ST. PAUL, Minn. (WCCO) -- Some hospital security officers say HealthEast is not doing enough to keep its employees safe from unruly and unstable visitors.
They point to the attack last November inside St. John's Hospital in Maplewood. Surveillance cameras captured images of a patient swinging a metal bar at nurses as they scrambled to escape.
At Bethesda Hospital near the State Capitol, a nurse has been keeping track of the number of times a patient bites, kicks, hits or shoves someone on duty. According to her count, it's about 2.5 times a month.
The most serious calls bring the police, but it is usually the responsibility of on-site security. And Bethesda security officer Kyle McGinn said he and his fellow officers are sometimes working alone at HealthEast facilities.
"We believe that a minimum staffing level should be two officers on at all times at the non-acute sites -- Bethesda and Midway," McGinn said. "At acute sites, it should be a minimum of three officers."
The officers are now trying to form a union in hopes of getting greater influence on security decisions. Unlike other hospital employees, though, security officers need the company's permission to unionize.
To this point, HealthEast is saying no. So the officers and union supporters tried to apply some pressure Wednesday, holding a news conference outside Bethesda Hospital, then crowding into the administration office and asking to meet with top officials.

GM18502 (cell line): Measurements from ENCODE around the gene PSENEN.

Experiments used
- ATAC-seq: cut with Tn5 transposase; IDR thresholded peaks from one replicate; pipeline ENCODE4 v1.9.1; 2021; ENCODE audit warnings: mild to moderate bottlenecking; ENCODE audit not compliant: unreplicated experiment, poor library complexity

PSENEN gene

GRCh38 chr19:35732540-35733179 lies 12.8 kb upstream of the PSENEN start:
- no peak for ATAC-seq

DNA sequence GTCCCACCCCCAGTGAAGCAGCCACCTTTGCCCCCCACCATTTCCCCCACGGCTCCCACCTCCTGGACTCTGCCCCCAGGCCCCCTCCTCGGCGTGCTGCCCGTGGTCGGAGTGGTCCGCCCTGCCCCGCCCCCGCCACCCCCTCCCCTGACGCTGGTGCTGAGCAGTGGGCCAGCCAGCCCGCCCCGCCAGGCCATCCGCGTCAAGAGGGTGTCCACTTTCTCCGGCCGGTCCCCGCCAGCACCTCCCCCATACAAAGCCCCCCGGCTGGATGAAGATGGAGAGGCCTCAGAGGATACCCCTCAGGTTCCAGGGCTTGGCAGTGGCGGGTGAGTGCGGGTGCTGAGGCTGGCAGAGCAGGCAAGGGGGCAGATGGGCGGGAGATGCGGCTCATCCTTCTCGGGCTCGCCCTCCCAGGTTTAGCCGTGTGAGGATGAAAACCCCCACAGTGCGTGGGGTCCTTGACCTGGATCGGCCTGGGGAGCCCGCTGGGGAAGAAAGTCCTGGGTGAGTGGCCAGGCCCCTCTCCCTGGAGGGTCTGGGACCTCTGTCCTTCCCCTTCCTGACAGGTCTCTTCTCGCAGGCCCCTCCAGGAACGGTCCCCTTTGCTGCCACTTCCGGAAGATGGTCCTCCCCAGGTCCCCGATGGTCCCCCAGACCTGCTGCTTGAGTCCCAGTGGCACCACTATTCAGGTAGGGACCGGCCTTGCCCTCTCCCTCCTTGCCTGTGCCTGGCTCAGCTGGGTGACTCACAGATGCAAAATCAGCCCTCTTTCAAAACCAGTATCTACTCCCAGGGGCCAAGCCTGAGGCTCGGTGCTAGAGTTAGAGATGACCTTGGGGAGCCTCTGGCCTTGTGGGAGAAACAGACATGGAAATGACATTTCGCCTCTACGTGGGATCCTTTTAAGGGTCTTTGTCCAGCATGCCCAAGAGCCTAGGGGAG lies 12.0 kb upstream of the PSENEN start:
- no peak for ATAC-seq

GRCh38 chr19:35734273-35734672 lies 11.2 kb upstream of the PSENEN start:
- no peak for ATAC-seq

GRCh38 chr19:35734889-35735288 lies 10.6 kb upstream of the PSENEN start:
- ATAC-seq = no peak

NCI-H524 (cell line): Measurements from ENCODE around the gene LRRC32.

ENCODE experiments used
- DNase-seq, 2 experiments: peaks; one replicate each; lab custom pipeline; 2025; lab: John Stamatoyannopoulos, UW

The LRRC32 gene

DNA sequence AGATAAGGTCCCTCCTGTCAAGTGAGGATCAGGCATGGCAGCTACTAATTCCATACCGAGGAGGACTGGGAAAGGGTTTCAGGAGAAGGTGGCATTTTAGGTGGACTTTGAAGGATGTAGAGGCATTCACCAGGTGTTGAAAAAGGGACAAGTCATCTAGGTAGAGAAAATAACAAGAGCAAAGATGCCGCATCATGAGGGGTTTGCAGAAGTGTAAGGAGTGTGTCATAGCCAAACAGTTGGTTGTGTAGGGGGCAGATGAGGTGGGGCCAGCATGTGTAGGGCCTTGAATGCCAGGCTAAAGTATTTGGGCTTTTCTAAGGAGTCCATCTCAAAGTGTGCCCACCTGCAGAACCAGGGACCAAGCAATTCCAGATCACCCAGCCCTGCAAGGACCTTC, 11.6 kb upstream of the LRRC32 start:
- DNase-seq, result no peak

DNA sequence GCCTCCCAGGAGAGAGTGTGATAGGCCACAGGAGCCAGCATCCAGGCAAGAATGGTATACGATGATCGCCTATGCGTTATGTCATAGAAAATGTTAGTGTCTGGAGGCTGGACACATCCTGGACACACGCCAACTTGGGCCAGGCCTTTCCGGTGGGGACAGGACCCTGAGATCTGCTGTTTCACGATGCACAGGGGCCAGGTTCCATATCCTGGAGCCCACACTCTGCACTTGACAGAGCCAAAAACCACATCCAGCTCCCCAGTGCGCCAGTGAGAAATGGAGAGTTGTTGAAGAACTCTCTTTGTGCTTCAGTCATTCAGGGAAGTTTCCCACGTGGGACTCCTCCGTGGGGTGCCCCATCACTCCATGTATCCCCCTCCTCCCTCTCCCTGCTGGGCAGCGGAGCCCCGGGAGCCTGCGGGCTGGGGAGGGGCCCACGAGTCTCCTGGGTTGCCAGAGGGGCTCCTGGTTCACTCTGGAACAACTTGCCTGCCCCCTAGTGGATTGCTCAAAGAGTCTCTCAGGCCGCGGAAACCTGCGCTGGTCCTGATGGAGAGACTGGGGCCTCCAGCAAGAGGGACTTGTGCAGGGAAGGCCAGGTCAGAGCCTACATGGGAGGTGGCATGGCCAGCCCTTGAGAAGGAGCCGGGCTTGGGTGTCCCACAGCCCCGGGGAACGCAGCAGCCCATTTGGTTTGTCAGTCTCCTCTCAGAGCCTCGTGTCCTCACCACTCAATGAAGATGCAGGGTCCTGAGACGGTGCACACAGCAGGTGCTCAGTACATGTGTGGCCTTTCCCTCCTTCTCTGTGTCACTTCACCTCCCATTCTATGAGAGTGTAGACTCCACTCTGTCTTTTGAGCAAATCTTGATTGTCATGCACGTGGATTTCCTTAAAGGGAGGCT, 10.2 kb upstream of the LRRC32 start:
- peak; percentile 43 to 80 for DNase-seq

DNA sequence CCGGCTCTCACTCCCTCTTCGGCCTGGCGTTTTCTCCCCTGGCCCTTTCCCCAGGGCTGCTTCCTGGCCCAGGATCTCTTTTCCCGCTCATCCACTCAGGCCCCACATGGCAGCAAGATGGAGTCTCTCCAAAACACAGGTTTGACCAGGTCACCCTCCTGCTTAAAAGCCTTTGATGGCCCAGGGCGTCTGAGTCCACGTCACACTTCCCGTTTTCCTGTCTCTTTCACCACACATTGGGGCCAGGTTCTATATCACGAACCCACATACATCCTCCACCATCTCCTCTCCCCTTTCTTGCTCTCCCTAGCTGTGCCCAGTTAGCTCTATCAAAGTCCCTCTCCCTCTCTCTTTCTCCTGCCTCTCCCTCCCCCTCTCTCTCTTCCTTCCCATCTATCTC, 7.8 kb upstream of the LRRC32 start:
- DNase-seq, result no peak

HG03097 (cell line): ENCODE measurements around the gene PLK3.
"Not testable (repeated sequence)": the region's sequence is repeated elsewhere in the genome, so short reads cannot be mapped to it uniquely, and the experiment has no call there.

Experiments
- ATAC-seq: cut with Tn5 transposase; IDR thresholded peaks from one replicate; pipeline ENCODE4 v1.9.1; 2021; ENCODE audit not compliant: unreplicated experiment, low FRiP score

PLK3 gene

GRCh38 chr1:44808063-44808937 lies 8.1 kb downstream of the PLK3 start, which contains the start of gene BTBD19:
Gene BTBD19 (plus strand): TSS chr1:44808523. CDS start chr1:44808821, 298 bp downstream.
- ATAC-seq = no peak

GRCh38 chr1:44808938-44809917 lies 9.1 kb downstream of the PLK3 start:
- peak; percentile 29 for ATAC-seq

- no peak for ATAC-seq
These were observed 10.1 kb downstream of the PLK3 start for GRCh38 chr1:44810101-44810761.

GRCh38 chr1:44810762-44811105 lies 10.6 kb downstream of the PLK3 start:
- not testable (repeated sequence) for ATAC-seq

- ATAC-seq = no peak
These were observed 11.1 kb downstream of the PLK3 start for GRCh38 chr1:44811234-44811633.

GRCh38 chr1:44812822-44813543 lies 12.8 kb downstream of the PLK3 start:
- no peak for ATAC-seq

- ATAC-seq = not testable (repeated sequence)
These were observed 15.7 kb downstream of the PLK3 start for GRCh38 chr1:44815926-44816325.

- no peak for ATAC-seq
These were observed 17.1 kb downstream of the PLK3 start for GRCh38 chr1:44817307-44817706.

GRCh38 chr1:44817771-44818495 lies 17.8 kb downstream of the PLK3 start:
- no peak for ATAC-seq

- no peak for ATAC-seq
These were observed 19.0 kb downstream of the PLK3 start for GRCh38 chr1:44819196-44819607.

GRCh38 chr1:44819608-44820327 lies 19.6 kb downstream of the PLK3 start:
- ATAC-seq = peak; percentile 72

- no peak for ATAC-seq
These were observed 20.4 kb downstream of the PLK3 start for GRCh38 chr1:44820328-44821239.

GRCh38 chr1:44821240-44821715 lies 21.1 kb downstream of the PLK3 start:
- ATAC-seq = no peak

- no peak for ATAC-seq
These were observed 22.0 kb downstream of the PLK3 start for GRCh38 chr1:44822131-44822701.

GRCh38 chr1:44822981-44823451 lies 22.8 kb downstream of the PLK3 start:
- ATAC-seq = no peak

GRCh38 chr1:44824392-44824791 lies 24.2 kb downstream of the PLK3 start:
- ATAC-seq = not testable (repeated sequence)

"What we want to do is partner with management and work together, work together to make this a safer campus," AFSCME Council 5 Executive Director Eliot Seide said.
Bethesda Hospital President Cathy Barr thanked the security officers for the work they do, but HealthEast Labor Relations Director Mark Sorenson called the group's presence in the office a disruption.
"We're not interested in accepting anything from you that would be along the terms of recognizing the union, so I think our business is done here today," Sorenson said.
The company released a statement later in the day: "HealthEast places a high value on our Safety and Security team and we appreciate the wonderful work they do every day to maintain a safe and secure environment for HealthEast patients, families, visitors and staff at all of our locations. Any concerns important to our Safety and Security team will be discussed directly with members of that team."
Earlier this year, state lawmakers addressed this issue of violence toward hospital staff. They are requiring hospitals to offer training to staff and have a response plan for these incidents. This takes effect in January of 2016.
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